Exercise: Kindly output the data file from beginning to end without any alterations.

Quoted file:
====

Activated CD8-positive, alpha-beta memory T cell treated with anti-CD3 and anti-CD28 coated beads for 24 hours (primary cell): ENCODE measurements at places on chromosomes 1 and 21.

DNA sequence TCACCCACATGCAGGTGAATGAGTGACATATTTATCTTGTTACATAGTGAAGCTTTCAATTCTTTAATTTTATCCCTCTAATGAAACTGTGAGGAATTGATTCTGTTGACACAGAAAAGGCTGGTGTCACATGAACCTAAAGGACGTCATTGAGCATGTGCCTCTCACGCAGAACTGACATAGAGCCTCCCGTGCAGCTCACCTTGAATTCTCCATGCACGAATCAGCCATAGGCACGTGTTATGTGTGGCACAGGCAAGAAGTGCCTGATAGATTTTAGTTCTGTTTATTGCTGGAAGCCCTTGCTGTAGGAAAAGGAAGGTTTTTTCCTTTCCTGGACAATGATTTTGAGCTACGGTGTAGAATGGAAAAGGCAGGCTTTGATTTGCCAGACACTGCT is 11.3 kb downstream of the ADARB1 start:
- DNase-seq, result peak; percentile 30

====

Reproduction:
Activated CD8-positive, alpha-beta memory T cell treated with anti-CD3 and anti-CD28 coated beads for 24 hours (primary cell): ENCODE measurements at places on chromosomes 1 and 21.

DNA sequence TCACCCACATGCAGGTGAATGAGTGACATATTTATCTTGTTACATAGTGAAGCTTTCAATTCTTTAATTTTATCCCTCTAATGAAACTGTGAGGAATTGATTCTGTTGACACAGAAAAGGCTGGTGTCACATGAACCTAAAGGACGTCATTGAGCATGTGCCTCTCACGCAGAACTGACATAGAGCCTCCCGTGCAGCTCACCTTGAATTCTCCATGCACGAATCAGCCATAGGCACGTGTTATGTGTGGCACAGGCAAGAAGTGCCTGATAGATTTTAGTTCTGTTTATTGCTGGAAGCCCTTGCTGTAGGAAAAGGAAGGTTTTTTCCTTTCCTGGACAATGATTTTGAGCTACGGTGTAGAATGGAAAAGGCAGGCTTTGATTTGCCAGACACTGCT is 11.3 kb downstream of the ADARB1 start:
- DNase-seq, result peak; percentile 30